| For 1994, this might have actually Been Something.
Actually, if i recall, it's actually a bit behind the State of the Art, even for 1994.
The objects, although appearing detailed and free-moving, actually are not particularly so -- like all limited animation forms in the hands of someone who understands what the technique's limitations are, these segments have been designed to play to the form's strengths and conceal (as much as possible) its' weaknesses. Unfortunately, they're not always successful; the early flying sequences, especially, exhibit difficulties in orienting objects preciselyand in being exactly sure where a moving object is. Other sequences show the results of barely-sufficient processing power, which limits how smoothly things can move. (The tiger, particularly, moves like a bad marionette.)
If i read the end credits -- which run a bit over ten minutes for a fifty minute short film! -- correctly, this film is made up of a lot of material created by various computer animation experimenters/artists, recut and patched together, with a "soundtrack" of songs composed by proto-techno composer/performer Thomas Dolby to sort of fit with what's onscreen.
Mostly it comes across as pretentious and jumbled. Not unlike "Fantasia 2000", most of which is boring, pretentious or just plain silly -- or all three at once, for that matter [the flying whales, for instance]. However, also not unlike "Fantasis 2000", which includes the simply marvellous (and Chuck Jones/Warner Brothers-like) "Rhapsody in Blue" sequence, this film contains one marvellous sequence (the title of which i do not know) -- the sequence with the eyeballs fighting for the TV remote controls and the dancing money/eagles; even Dolby's music actually pretty well matches up to the action (though the lyric mentions a Lincoln Town Car when the Big American Car onscreen is actually basically an early-60s Cadillac). In fact, while that sequence was running, not having checked the credits, i suspected that i was seeing a sequence written and choreographed by the Residents...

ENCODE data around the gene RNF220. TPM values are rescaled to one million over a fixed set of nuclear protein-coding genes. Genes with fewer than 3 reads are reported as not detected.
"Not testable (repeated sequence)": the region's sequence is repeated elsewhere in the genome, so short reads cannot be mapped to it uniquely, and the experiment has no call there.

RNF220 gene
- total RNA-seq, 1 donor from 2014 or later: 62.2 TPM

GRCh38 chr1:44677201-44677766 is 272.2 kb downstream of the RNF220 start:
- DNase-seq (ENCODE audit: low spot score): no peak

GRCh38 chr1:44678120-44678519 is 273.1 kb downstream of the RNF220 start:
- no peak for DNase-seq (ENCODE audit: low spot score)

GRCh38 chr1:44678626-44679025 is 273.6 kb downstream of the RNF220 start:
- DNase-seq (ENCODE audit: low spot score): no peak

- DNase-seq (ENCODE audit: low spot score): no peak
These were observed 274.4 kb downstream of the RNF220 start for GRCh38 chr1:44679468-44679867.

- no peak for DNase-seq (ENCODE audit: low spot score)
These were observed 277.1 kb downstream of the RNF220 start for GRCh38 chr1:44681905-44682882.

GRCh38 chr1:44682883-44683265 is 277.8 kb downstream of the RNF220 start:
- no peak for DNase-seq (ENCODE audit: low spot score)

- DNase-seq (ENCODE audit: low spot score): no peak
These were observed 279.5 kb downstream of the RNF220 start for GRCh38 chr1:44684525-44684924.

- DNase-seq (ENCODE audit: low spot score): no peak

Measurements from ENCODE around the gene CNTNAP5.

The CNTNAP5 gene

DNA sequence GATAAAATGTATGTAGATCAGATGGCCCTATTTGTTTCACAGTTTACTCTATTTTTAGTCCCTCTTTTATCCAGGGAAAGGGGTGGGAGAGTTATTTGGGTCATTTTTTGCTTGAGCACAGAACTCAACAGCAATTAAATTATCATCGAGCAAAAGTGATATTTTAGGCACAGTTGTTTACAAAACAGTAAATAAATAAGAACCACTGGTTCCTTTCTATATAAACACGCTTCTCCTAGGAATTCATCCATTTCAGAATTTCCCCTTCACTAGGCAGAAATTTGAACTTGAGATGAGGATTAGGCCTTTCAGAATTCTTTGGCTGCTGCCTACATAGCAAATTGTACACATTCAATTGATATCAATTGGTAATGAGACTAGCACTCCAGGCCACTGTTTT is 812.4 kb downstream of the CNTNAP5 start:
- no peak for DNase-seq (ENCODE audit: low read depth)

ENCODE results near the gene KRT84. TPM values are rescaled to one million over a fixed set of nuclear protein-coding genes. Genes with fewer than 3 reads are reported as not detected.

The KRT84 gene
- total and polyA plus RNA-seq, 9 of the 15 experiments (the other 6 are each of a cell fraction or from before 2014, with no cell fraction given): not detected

All in all, this looks like something that ought to run on a screen behind a Pink Floyd show.
Or should have, ten years or so ago.